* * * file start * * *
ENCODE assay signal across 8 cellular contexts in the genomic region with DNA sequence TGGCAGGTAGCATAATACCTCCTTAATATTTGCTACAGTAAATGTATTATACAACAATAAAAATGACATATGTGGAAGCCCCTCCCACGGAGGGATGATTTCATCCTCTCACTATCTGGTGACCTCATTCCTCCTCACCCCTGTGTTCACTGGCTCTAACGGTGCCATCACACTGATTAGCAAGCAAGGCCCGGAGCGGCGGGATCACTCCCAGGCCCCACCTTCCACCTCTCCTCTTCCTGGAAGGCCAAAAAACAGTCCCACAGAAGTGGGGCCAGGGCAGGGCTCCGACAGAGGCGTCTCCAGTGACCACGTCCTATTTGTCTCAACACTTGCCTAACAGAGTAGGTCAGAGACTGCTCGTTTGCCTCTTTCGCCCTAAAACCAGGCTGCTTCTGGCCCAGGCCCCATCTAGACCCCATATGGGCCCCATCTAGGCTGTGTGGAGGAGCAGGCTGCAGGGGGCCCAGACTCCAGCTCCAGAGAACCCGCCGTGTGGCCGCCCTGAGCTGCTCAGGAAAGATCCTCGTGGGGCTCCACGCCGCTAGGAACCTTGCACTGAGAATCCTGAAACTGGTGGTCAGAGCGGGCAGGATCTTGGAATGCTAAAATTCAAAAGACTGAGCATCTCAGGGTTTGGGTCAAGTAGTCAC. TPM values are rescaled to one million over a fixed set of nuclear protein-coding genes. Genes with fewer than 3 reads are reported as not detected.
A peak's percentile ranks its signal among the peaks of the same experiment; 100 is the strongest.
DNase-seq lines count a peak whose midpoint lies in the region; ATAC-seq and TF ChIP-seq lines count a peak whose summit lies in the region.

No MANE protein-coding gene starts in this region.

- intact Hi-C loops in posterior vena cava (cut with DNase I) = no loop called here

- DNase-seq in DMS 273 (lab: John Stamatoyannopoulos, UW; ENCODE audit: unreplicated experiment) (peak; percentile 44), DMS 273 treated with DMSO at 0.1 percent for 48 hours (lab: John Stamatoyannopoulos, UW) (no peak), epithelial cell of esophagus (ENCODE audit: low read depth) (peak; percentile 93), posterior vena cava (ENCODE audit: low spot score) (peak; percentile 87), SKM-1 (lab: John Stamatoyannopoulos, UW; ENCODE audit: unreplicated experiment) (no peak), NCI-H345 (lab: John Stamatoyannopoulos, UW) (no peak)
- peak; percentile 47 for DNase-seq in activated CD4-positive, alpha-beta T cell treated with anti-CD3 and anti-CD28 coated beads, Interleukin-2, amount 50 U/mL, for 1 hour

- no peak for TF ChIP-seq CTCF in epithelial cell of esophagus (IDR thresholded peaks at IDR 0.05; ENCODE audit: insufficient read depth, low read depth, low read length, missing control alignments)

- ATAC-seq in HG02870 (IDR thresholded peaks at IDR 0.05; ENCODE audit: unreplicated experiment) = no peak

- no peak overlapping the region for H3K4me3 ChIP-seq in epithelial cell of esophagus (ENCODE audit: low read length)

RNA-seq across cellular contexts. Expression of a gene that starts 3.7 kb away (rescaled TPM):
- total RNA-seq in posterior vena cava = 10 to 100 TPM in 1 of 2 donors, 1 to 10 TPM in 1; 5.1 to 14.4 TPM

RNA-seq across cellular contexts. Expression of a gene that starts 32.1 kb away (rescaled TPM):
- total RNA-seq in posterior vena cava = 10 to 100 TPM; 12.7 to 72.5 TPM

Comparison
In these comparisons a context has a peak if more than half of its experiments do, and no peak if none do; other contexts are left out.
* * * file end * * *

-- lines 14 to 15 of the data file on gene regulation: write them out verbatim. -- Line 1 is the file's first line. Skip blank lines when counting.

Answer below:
- total RNA-seq in posterior vena cava = 10 to 100 TPM; 12.7 to 72.5 TPM

Comparison